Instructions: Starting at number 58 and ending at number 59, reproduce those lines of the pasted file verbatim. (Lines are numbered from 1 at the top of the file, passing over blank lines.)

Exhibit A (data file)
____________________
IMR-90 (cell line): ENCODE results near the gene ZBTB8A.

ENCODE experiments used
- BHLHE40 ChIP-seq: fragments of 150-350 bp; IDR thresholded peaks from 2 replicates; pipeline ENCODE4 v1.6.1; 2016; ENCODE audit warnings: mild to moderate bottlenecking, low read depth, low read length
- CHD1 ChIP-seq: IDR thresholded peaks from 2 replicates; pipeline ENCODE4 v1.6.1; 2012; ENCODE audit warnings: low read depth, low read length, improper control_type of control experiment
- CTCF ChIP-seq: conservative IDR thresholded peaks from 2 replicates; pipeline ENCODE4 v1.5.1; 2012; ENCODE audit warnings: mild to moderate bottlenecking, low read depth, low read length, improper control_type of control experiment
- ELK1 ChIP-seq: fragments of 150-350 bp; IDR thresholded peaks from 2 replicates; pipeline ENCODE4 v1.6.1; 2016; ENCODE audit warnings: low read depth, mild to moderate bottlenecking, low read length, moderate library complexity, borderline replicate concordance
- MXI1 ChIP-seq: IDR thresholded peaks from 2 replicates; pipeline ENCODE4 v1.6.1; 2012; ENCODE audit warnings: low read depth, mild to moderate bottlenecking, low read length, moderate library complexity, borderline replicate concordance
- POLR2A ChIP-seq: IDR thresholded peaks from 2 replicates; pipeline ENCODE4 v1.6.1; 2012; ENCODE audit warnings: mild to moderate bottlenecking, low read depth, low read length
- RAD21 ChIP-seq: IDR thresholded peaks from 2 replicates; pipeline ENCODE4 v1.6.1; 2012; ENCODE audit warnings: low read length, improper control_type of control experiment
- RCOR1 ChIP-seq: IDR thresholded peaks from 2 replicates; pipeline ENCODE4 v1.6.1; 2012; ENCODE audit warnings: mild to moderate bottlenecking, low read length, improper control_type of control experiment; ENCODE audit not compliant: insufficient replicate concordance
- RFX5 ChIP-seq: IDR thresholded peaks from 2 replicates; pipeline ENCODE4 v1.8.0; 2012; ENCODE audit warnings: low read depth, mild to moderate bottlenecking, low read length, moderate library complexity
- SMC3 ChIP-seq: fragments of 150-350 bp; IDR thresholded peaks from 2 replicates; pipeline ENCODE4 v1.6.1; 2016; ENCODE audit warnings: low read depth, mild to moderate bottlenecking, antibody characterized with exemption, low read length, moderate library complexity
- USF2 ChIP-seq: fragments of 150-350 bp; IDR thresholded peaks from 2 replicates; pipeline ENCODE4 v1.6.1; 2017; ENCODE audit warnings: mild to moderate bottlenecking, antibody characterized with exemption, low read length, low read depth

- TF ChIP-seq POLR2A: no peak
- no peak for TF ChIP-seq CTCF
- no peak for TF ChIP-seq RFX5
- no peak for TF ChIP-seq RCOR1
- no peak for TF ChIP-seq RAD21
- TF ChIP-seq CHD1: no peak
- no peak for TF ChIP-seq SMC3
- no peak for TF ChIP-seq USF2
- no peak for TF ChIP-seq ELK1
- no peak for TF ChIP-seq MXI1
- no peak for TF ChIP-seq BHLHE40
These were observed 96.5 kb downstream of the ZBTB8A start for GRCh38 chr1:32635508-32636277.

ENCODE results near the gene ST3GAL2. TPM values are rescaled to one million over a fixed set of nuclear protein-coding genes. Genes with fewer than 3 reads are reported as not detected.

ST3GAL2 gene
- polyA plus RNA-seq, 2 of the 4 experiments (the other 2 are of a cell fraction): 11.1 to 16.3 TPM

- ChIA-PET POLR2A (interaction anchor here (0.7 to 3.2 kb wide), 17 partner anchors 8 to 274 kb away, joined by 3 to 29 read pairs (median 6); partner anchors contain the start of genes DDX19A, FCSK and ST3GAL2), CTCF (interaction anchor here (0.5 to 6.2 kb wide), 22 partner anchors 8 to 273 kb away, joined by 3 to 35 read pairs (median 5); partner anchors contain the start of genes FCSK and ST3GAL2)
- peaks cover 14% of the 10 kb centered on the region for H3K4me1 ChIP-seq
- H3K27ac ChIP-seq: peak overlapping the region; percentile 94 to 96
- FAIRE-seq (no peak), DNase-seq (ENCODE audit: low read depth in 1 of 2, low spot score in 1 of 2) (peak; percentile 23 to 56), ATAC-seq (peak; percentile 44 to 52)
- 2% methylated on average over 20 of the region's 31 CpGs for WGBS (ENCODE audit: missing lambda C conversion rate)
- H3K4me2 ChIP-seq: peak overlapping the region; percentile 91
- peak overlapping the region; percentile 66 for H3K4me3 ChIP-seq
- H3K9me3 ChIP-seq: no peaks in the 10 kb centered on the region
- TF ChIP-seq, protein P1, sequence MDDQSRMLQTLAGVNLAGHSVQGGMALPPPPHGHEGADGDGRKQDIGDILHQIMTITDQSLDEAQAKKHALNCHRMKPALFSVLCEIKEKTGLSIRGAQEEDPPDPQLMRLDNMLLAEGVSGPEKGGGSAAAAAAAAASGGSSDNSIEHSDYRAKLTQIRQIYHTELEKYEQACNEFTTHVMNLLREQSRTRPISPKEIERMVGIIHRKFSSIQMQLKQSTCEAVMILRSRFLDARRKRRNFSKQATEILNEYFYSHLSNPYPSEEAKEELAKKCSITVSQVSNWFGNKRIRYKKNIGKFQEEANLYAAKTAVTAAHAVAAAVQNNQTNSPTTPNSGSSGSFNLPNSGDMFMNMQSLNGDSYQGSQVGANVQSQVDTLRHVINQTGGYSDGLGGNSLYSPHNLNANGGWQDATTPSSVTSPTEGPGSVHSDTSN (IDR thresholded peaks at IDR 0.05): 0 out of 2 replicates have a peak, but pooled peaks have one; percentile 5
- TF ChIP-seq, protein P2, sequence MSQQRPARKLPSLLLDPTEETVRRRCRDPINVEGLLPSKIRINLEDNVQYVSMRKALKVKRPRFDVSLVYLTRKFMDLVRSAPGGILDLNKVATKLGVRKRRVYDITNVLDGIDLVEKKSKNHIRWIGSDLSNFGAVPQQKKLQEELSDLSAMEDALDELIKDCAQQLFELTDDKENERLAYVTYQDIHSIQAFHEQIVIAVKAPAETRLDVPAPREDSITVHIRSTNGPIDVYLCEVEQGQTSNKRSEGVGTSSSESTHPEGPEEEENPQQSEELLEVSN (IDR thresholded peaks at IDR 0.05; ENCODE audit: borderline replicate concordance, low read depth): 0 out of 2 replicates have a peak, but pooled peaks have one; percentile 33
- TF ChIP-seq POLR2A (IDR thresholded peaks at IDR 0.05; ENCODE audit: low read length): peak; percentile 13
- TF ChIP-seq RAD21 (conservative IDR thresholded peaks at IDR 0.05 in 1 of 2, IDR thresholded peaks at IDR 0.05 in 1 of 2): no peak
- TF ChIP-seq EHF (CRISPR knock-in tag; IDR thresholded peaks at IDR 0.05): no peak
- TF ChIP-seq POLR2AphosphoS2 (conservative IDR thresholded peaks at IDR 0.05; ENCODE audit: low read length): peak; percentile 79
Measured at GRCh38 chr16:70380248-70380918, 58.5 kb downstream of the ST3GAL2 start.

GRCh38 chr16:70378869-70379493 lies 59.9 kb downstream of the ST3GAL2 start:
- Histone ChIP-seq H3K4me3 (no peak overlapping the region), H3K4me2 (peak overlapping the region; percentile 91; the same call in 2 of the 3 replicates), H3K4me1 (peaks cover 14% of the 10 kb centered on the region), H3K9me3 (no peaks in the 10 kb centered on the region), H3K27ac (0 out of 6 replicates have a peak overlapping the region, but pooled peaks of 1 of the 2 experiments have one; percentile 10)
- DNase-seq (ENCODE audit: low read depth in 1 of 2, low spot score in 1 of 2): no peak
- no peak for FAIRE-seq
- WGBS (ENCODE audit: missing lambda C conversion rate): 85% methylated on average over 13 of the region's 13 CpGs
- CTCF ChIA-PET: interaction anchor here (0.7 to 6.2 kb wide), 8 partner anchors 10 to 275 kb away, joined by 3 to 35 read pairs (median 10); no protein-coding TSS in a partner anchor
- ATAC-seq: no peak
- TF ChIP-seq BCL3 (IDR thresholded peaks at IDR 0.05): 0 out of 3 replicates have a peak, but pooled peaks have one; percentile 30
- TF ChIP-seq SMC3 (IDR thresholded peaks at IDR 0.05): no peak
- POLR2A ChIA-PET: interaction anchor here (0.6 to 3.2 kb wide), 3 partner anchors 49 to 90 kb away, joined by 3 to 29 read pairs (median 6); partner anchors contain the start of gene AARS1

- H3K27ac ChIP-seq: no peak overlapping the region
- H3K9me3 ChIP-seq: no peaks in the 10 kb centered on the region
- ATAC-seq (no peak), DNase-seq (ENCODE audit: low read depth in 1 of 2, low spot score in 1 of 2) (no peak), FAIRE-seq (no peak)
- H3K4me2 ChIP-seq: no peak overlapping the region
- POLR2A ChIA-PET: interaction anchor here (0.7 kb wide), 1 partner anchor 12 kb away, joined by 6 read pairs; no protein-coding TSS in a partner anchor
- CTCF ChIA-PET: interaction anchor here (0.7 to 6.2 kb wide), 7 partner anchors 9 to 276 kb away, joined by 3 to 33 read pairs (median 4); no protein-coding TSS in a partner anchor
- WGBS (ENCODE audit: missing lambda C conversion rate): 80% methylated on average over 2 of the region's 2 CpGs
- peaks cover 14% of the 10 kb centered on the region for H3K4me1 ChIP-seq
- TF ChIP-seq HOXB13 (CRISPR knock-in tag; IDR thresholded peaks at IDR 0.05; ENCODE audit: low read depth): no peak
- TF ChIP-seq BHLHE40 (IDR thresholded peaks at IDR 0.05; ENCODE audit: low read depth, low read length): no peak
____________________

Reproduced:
- POLR2A ChIA-PET: interaction anchor here (0.7 kb wide), 1 partner anchor 12 kb away, joined by 6 read pairs; no protein-coding TSS in a partner anchor
- CTCF ChIA-PET: interaction anchor here (0.7 to 6.2 kb wide), 7 partner anchors 9 to 276 kb away, joined by 3 to 33 read pairs (median 4); no protein-coding TSS in a partner anchor